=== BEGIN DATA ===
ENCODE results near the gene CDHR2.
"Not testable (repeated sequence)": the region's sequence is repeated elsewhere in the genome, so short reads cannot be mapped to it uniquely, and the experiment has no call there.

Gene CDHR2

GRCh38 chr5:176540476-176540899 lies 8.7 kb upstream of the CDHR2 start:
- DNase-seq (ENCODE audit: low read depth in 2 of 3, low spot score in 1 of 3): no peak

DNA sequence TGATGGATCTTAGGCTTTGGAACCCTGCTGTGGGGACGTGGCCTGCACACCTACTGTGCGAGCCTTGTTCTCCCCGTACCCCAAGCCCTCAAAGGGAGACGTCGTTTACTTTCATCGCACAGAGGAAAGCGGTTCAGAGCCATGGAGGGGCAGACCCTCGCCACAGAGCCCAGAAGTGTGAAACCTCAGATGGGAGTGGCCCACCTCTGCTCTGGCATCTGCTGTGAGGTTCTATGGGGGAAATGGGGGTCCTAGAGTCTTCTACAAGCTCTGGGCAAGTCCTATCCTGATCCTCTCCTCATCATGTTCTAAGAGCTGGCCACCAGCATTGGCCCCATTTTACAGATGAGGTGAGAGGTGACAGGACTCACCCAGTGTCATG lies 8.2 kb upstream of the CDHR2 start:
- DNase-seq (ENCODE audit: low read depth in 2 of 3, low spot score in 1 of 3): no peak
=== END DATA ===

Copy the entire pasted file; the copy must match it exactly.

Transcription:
ENCODE results near the gene CDHR2.
"Not testable (repeated sequence)": the region's sequence is repeated elsewhere in the genome, so short reads cannot be mapped to it uniquely, and the experiment has no call there.

Gene CDHR2

GRCh38 chr5:176540476-176540899 lies 8.7 kb upstream of the CDHR2 start:
- DNase-seq (ENCODE audit: low read depth in 2 of 3, low spot score in 1 of 3): no peak

DNA sequence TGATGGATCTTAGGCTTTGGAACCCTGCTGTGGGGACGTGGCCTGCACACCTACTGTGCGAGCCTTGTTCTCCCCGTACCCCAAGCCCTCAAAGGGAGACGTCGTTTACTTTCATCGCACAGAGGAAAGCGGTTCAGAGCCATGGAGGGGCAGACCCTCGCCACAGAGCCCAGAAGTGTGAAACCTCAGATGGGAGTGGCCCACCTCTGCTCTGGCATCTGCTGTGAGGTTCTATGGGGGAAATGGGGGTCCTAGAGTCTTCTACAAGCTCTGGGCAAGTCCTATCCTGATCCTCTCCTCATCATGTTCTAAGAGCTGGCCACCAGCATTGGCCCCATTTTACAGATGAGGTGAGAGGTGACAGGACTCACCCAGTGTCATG lies 8.2 kb upstream of the CDHR2 start:
- DNase-seq (ENCODE audit: low read depth in 2 of 3, low spot score in 1 of 3): no peak